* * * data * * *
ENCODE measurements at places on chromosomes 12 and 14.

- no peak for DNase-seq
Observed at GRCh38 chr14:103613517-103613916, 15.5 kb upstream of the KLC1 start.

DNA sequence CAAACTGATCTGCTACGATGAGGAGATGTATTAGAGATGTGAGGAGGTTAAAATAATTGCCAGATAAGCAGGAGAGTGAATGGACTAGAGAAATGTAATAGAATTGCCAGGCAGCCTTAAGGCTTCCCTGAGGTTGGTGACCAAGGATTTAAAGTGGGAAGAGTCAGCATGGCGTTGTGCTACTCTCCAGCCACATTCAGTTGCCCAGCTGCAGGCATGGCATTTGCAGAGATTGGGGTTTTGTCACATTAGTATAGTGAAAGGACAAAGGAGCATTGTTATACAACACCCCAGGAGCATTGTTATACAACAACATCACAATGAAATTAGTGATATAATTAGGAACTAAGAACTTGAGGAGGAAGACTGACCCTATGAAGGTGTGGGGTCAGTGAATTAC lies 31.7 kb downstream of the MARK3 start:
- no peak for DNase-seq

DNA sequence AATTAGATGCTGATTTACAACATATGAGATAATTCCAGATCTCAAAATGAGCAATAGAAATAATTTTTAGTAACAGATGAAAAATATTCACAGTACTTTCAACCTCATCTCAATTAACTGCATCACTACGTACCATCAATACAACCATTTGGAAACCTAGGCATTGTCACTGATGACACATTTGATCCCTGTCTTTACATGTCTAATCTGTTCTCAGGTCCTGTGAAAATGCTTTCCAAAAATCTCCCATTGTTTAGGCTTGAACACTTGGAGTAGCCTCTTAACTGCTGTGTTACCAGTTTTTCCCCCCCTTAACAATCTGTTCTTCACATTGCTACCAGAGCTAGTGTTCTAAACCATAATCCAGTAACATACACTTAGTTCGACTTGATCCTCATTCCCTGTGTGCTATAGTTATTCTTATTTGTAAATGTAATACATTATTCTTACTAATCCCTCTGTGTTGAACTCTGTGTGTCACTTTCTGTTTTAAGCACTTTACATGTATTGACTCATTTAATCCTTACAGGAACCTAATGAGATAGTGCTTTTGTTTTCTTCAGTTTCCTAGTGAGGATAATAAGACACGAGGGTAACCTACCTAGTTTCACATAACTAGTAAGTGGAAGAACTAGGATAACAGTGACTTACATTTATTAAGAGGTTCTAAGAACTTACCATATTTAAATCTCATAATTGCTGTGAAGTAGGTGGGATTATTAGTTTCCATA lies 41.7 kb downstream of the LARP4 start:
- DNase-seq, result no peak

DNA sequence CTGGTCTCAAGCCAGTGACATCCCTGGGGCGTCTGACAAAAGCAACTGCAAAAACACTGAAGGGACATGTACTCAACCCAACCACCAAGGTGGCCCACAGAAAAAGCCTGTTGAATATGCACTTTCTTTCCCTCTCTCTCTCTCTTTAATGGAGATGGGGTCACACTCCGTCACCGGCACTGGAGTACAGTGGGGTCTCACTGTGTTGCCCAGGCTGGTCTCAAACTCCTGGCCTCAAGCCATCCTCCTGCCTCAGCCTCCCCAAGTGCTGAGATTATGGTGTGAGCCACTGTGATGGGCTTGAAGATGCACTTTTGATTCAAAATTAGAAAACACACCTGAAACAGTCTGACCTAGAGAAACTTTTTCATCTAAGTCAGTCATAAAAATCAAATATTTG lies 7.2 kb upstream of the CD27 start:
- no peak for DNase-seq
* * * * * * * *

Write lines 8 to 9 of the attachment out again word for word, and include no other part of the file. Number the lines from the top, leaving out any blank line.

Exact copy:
DNA sequence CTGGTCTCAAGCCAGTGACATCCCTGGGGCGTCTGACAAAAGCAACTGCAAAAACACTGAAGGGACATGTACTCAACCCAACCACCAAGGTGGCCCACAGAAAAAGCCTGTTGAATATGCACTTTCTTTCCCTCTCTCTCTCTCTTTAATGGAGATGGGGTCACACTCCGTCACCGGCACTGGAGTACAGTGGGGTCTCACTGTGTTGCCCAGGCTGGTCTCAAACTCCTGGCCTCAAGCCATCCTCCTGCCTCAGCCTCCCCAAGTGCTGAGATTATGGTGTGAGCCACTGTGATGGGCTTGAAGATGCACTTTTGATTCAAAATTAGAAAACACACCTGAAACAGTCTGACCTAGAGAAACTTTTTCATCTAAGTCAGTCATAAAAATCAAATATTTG lies 7.2 kb upstream of the CD27 start:
- no peak for DNase-seq